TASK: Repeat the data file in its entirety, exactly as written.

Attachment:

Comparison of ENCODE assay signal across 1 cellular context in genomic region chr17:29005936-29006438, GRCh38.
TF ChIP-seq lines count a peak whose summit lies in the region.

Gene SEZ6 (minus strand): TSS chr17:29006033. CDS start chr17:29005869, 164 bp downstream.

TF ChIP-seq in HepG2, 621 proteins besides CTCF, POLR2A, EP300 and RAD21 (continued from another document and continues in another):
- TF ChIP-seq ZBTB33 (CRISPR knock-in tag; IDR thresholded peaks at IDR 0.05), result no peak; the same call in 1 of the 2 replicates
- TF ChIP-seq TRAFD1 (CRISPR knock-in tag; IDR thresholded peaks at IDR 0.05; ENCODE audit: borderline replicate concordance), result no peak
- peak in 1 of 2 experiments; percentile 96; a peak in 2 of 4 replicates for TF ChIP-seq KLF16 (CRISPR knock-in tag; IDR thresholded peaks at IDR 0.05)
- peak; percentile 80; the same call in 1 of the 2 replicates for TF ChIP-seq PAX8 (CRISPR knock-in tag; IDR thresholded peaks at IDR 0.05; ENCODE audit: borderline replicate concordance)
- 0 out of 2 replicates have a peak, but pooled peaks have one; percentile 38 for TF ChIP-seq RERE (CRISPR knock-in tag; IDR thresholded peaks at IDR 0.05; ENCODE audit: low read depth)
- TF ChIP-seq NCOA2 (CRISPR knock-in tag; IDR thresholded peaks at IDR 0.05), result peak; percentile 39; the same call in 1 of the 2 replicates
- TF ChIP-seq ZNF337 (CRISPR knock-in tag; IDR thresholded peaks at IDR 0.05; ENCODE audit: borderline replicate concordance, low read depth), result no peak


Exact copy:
Comparison of ENCODE assay signal across 1 cellular context in genomic region chr17:29005936-29006438, GRCh38.
TF ChIP-seq lines count a peak whose summit lies in the region.

Gene SEZ6 (minus strand): TSS chr17:29006033. CDS start chr17:29005869, 164 bp downstream.

TF ChIP-seq in HepG2, 621 proteins besides CTCF, POLR2A, EP300 and RAD21 (continued from another document and continues in another):
- TF ChIP-seq ZBTB33 (CRISPR knock-in tag; IDR thresholded peaks at IDR 0.05), result no peak; the same call in 1 of the 2 replicates
- TF ChIP-seq TRAFD1 (CRISPR knock-in tag; IDR thresholded peaks at IDR 0.05; ENCODE audit: borderline replicate concordance), result no peak
- peak in 1 of 2 experiments; percentile 96; a peak in 2 of 4 replicates for TF ChIP-seq KLF16 (CRISPR knock-in tag; IDR thresholded peaks at IDR 0.05)
- peak; percentile 80; the same call in 1 of the 2 replicates for TF ChIP-seq PAX8 (CRISPR knock-in tag; IDR thresholded peaks at IDR 0.05; ENCODE audit: borderline replicate concordance)
- 0 out of 2 replicates have a peak, but pooled peaks have one; percentile 38 for TF ChIP-seq RERE (CRISPR knock-in tag; IDR thresholded peaks at IDR 0.05; ENCODE audit: low read depth)
- TF ChIP-seq NCOA2 (CRISPR knock-in tag; IDR thresholded peaks at IDR 0.05), result peak; percentile 39; the same call in 1 of the 2 replicates
- TF ChIP-seq ZNF337 (CRISPR knock-in tag; IDR thresholded peaks at IDR 0.05; ENCODE audit: borderline replicate concordance, low read depth), result no peak